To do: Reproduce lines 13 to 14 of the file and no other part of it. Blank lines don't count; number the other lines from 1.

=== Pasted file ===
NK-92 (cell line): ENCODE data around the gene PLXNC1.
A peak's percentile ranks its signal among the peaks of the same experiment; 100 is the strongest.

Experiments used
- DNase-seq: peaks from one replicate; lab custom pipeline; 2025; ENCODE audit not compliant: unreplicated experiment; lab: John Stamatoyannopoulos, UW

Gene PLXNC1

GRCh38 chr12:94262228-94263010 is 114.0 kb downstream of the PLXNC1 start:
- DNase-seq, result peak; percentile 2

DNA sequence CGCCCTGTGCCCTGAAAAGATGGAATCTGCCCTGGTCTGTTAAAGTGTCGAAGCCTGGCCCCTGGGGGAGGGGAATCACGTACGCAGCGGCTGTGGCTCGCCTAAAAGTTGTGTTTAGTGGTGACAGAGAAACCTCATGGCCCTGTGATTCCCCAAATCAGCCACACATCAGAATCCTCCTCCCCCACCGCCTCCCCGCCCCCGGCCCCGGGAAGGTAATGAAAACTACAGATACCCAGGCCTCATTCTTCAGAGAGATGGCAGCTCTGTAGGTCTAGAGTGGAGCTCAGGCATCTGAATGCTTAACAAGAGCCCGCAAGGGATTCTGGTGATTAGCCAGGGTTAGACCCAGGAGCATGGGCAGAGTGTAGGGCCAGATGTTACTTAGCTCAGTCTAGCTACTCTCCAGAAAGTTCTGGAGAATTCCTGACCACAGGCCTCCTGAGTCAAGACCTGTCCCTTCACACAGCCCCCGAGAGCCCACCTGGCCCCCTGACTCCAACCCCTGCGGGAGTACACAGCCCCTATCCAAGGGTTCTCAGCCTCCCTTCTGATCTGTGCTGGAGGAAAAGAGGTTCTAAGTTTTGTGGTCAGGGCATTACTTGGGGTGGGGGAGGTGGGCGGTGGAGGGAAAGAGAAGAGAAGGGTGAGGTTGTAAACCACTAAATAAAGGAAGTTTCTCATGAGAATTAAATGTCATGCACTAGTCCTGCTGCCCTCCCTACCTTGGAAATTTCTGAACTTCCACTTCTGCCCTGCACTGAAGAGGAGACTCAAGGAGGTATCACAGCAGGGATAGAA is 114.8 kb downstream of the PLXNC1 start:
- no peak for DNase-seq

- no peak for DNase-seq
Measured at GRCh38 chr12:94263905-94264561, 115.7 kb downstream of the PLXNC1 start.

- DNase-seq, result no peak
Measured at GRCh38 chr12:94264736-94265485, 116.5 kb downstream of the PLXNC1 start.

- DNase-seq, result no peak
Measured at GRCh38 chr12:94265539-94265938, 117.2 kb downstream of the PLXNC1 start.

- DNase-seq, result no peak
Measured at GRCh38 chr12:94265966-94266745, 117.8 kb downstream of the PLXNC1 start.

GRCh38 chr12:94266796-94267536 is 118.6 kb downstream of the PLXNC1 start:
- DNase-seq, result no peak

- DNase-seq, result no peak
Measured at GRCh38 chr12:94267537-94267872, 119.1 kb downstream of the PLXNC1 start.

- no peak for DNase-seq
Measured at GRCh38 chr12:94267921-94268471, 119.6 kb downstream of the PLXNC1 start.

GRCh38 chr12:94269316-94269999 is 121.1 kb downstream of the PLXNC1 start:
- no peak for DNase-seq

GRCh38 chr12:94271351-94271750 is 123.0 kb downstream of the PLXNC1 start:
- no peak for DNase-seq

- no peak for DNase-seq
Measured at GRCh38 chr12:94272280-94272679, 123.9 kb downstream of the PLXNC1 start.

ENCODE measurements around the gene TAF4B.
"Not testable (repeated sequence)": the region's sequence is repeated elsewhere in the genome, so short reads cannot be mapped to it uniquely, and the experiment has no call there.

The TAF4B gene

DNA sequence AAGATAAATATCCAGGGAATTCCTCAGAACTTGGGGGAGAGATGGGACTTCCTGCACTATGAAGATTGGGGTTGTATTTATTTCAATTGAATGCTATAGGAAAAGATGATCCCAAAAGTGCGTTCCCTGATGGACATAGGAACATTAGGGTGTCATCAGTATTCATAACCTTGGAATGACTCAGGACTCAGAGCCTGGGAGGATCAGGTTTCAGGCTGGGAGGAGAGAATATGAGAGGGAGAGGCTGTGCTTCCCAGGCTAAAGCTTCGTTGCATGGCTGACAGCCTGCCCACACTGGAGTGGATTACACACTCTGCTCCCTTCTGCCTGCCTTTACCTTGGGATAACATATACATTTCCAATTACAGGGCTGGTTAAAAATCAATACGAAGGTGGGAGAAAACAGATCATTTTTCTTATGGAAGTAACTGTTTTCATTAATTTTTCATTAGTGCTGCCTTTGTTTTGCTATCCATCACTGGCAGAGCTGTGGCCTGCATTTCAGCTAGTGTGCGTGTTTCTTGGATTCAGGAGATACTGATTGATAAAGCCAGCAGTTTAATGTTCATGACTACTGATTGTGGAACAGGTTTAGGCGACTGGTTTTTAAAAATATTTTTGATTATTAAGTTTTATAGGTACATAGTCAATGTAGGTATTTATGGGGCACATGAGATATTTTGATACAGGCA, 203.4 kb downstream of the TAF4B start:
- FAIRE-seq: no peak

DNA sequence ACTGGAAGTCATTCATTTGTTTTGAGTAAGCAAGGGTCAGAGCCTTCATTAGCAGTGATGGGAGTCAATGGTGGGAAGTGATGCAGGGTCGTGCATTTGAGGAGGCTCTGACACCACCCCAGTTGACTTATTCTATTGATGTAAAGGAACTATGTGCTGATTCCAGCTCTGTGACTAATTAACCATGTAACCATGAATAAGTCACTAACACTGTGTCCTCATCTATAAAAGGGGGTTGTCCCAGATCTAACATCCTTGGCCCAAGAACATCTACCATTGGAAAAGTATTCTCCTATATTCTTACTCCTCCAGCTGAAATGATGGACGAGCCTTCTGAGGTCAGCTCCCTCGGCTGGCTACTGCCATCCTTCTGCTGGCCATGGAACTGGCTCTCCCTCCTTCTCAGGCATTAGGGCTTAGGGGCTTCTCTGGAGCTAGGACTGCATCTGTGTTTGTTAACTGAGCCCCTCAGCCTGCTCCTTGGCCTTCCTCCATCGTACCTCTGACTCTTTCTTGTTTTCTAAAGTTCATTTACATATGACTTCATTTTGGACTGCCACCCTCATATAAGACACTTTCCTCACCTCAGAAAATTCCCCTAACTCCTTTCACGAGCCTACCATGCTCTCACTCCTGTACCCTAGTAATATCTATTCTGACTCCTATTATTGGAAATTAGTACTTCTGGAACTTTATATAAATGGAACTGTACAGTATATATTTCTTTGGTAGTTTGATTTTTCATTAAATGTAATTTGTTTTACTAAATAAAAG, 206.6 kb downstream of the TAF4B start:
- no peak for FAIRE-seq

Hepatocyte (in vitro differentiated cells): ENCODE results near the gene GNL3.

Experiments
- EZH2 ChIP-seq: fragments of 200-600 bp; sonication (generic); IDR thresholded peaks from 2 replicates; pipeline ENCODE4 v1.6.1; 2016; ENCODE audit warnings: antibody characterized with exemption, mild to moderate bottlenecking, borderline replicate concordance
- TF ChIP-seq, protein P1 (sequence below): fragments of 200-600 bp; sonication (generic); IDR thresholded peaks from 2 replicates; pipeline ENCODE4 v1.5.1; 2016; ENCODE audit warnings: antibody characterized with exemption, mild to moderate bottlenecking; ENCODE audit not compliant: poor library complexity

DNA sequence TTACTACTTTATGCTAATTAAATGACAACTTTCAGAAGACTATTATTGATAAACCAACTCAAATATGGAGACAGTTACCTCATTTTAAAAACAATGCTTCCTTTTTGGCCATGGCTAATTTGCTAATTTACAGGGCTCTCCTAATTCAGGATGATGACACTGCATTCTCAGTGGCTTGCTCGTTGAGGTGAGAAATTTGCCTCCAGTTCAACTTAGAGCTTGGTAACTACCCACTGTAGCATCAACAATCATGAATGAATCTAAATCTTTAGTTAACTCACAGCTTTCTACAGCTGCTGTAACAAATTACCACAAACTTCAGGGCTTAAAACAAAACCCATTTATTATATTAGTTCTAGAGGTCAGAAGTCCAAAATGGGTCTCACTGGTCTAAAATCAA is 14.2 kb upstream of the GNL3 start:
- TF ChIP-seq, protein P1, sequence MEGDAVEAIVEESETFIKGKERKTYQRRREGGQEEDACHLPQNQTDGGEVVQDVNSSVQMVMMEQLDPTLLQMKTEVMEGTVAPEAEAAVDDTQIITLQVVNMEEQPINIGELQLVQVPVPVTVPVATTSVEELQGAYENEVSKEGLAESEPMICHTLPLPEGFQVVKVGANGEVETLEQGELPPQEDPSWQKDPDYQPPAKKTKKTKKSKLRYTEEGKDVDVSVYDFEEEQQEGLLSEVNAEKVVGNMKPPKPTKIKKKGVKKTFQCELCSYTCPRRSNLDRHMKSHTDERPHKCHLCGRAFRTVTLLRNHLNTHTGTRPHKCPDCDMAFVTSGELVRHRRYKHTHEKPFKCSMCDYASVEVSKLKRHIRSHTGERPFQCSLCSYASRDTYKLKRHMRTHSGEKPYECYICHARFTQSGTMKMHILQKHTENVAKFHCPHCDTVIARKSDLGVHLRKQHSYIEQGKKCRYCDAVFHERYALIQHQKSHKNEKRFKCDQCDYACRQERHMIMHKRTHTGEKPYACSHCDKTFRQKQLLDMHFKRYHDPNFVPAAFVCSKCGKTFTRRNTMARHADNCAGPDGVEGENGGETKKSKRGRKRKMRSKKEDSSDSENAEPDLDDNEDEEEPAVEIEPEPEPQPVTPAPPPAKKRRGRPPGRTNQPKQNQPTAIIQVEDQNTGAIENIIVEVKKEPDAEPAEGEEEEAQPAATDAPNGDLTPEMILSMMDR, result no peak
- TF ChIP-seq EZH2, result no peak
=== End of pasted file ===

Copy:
Measured at GRCh38 chr12:94264736-94265485, 116.5 kb downstream of the PLXNC1 start.

- DNase-seq, result no peak